presented by Jay Dicharry
What is the best way to run? While the media loves to discuss polarizing headlines such as “everyone must land on their forefoot,” there is a lot more to efficient running form than a foot strike. In this course, participants will use both scientific data and simple analogies to discuss what good running form is. Mobility and stability requirements for proper running will be defined, and optimization of strength training to ensure it directly transfers into better running will be discussed. Optimization of posture and effective integration of posture into daily activities and training will be discussed, and individual case scenarios that highlight key concepts of athlete development will be reviewed. The course concludes by demonstrating exercise progressions that optimize neuro-muscular recruitment for running performance.
Jay Dicharry built his international reputation as an expert in biomechanical analysis as Director of the SPEED Clinic at the University of Virginia. Through this innovative venture, Jay was able to blend the fields of clinical practice and engineering to better understand and eliminate the cause of overuse injuries in endurance athletes. His unique approach goes outside the traditional model of therapy and aims to correct imbalances before they affect your performance. Jay wrote a book on running gait assessments: he is author of “Anatomy for Runners”, writes columns for numerous magazines, and has published over 30 peer-reviewed journal articles. Having taught in the Sports Medicine program at UVA, he brings a strong bias towards patient education, and continues to teach nationally to elevate the standard of care for Therapists, Physicians, and Coaches working with endurance athletes. Originally from New Orleans LA, Jay completed the Masters of Physical Therapy degree at Louisiana State University Medical Center and is a Board-Certified Sports Clinical Specialist. Jay has had an active research career, and consults for numerous footwear companies, the US Air Force and USA Track and Field. His research focus on footwear and the causative factors driving overuse injury continues at Rebound, and provides his patients with an unmatched level of innovation and success. In addition to his clinical distinction, Jay is a certified coach through both the United States Track and Field Association and the United States Cycling Federation, and certified Golf Fitness Instructor through Titleist Performance Institute. He has a competitive history in swimming, triathlon, cycling, and running events on both the local and national level, and has coached athletes from local standouts to national medalists.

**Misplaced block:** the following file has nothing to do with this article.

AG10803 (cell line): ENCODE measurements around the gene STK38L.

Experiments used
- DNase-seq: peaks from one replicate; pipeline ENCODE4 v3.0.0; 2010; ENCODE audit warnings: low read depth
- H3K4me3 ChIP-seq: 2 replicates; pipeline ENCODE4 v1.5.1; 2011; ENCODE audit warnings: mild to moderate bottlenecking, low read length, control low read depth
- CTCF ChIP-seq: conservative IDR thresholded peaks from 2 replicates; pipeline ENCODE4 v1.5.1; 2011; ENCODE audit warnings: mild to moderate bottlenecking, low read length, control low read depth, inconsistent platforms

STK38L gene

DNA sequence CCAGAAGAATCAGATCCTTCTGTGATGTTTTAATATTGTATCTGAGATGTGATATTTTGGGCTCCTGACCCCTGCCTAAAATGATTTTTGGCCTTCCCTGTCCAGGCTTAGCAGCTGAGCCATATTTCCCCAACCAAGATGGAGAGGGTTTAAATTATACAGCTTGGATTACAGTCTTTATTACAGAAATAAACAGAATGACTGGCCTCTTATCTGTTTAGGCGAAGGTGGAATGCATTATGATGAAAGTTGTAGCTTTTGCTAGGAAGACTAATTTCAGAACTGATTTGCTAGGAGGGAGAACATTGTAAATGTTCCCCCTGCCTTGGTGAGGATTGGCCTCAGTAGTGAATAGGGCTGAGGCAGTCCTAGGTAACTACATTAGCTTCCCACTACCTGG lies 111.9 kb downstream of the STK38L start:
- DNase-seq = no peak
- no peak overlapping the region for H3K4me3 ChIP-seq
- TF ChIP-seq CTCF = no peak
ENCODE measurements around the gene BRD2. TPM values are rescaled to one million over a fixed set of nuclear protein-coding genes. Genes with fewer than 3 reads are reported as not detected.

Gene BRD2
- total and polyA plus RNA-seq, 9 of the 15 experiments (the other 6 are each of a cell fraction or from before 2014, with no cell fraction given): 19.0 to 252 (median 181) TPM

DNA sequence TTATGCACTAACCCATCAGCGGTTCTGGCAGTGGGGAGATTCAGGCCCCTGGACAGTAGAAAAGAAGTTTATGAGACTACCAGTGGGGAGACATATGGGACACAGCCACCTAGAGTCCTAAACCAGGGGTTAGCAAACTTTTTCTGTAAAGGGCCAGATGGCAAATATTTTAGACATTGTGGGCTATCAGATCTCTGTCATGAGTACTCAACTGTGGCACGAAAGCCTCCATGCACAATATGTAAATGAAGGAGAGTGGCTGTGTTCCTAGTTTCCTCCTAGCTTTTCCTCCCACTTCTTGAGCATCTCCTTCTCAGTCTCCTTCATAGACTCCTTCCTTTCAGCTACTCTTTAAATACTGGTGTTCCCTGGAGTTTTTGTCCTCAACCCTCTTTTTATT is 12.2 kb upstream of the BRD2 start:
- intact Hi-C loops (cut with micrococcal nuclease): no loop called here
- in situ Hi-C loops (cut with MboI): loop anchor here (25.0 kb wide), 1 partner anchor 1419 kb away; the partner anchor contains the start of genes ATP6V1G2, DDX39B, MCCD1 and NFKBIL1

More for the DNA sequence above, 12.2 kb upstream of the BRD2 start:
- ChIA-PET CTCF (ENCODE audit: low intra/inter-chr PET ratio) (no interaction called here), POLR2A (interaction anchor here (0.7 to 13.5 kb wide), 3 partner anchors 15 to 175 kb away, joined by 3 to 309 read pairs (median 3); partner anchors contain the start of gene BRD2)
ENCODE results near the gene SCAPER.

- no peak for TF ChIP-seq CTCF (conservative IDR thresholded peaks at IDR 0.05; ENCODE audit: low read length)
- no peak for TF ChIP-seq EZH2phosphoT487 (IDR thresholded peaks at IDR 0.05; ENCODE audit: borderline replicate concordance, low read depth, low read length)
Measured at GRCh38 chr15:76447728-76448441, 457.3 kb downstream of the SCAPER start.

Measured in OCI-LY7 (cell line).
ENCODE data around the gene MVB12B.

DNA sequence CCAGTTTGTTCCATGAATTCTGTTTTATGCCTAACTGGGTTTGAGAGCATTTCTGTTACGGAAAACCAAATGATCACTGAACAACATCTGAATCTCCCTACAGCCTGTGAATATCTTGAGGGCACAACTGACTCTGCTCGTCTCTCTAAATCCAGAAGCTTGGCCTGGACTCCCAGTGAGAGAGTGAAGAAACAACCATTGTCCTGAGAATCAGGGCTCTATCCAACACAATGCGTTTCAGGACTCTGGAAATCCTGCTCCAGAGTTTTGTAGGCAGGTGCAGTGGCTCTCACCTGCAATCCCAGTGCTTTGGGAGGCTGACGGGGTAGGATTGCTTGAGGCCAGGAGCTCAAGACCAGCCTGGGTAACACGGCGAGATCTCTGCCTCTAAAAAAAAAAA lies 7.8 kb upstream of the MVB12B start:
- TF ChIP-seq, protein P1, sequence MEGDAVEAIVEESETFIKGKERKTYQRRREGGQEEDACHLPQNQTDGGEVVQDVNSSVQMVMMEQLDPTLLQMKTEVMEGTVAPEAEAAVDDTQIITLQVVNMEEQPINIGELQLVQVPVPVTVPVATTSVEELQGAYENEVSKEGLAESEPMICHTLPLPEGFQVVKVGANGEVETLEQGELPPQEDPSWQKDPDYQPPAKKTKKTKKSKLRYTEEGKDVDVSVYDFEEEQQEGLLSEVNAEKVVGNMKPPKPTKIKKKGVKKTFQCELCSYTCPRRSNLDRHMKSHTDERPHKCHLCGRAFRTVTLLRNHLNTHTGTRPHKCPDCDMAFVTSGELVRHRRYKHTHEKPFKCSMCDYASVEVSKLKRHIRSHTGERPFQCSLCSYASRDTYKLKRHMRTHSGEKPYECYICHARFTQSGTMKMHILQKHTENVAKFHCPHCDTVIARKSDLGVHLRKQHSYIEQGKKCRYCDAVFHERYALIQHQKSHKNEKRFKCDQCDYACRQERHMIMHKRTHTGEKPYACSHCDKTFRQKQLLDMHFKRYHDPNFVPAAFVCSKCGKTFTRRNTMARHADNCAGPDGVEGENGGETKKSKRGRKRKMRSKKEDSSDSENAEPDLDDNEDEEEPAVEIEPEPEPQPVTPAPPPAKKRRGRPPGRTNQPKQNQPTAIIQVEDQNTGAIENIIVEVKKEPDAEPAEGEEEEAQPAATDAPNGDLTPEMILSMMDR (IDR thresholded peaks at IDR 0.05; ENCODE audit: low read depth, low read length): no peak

Participants will discuss the need to understand a holistic model of causative mechanics (rather than isolated symptoms) when examining gait. Participants will also explore the need to look past kinematics, and develop a link between the abilities of the athlete and running gait.
Participants will develop an understanding of the importance of mobility, stability, strength, and power as they relate to the running athlete. Participants will also explain how ground reaction force influences the bioenergetics of running and discuss the role of symmetry, body stress, and economy with respect to optimal running form. The chapter concludes by describing how contact style, cadence, contact time, and stiffness influence form, and by applying these concepts to four real-world case scenarios.
Participants will discover how athlete’s symptoms, performance, and objective gait and body metrics are put to work to improve athletic capacity.
Participants will apply specific mobility, stability, strength, and power exercises and drills to optimize athletic capacity, with an understanding of its specific impact on running gait.
Participants will discuss common questions regarding the development of strength and power in endurance athletes.